During the first round, you will visit every chapter. At larger schools, this round will be split into two days. Open House is a way to get a brief glimpse into each house and start conversations with a variety of people. You’ll typically talk to 3 girls per round. As mentioned above, your note-taking skills are imperative.
What to wear: During this round, you will be given a specific t-shirt to wear. Pair it with a cute pair of shorts or jeans, and sandals, flats, or heels.
Day 2: House Tours
House tours was always my favorite round because you actually get to see the houses. I think that being able to visualize where you’ll live is so important. During this round, you’ll be having conversations as you tour, but be sure to pay attention to the room setups – does the house have a sleeping porch? Are the freshman rooms shared by 2 people, 4 people, etc.? This is your chance to see what it’s like to live there.
What to wear: You’ll be doing the most walking, so a pair of comfortable shoes is key. A cute blouse and a pair of shorts or a casual summer dress are both great options. Pair either with sandals and you’re golden.
Day 3: Philanthropy
On Philanthropy Day, you will get to learn about the houses’ philanthropies and will typically make a craft or partake in an activity that will benefit or relate to the sorority’s charity.
What to wear: A nice summer dress paired with heels, wedges, or flats.
Think Lily Pulitzer, Ted Baker, Kate Spade. If those are out of your budget, check Zara, Forever 21, or Lulu’s for similar styles.
Day 4: Preference
This is the most formal day and the day you’ll be making your final decision. By now, you’re going to know multiple girls in the houses you visit and will most likely get to reconnect with someone you’ve already talked to.
What to wear Cocktail dresses, heels, and a classy necklace. Avoid black or white, since most houses will probably be wearing black.
Day 5: Bid Day
It’s the big day! You’ll receive your bid and the whole journey starts from there! The week following recruitment is going to be a blast. It’s personally one of my most favorite memories from college.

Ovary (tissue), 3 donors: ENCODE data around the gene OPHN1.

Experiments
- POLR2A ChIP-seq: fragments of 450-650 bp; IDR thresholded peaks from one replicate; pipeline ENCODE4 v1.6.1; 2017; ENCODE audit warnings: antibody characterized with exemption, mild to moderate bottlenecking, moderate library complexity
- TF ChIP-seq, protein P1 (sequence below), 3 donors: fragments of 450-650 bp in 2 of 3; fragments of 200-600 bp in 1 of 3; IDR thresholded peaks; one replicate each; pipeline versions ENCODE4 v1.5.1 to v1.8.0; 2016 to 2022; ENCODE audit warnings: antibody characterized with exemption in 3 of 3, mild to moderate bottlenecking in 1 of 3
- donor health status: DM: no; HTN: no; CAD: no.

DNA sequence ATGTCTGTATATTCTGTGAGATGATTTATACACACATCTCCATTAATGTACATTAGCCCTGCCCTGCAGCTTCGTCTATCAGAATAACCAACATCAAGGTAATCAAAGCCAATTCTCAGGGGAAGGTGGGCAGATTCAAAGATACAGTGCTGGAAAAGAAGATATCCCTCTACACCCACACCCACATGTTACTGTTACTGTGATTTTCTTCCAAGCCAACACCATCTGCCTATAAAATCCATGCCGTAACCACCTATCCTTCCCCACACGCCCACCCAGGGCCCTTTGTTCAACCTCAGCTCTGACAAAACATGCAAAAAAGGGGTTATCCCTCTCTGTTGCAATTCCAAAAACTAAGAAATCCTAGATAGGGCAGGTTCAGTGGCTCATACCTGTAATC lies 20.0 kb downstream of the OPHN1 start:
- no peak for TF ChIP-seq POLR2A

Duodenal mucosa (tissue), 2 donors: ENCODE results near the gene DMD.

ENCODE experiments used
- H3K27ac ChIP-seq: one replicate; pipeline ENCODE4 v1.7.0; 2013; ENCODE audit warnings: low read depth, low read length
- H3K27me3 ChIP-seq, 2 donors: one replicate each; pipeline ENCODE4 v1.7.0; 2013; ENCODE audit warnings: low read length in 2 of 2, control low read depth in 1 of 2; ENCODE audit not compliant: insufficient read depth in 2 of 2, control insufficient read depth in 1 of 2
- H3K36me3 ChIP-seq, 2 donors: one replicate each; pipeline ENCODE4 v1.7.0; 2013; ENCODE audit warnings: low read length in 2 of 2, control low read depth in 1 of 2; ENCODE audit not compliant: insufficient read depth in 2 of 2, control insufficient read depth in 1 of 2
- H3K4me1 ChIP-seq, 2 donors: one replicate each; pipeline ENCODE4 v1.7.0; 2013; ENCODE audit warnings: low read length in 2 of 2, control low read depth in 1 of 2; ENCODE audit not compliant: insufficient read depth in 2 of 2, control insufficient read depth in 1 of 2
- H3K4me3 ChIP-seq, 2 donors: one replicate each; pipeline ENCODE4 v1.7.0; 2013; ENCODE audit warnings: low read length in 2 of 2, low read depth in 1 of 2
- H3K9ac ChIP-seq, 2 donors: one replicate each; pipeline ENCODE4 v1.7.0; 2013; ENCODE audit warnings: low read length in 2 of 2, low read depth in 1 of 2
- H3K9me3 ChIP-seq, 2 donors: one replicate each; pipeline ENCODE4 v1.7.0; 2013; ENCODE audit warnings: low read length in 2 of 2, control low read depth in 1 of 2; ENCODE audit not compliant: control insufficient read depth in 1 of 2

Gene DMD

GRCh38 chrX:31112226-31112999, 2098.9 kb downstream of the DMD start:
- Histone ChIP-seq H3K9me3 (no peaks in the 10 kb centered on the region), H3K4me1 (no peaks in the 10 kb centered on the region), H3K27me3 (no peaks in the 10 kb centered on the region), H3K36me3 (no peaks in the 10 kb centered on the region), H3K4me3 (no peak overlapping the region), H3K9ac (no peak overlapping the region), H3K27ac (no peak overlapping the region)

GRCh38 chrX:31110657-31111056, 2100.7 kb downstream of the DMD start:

What to wear Wear something with a cami so that you can throw on your new bid day t-shirt – you will be given your house t-shirt and will be taking lots of pictures.
Take notes. By the third round, the conversations will start to blur together. Keep notes on your phone or bring a small notepad along. Unless you have perfect memory, you’ll want to write down names and what you discussed. That way, when you see them again on the next round, you won’t get things mixed up.
Have your short-list elevator speech ready and make sure to highlight what makes you unique. It’s key to being remembered. (Who you are, where you’re from, what are your hobbies, etc.)
Find common ground
Avoid talking about boys and booze, politics, and other houses
Keep the conversations two-sided: Share something you’re passionate about and ask the girls to share their interests as well
Some simple conversation starter:
What do you love about your house?
What’s your best memory from your freshman year?
Remember: Some of the girls will be just as nervous as you! And by the end of the day, they will be tired. Treat this like a job interview and remain professional. You’re interviewing your future best friends.
It’s all about building connections and finding out where you fit in. As stressful as the whole process may seem, it is so important to remain authentic, grounded, and true to yourself. If conversations don’t feel natural, it’s likely that you’re in the wrong place. It’s better to figure that out during recruitment than to realize it once you pledge.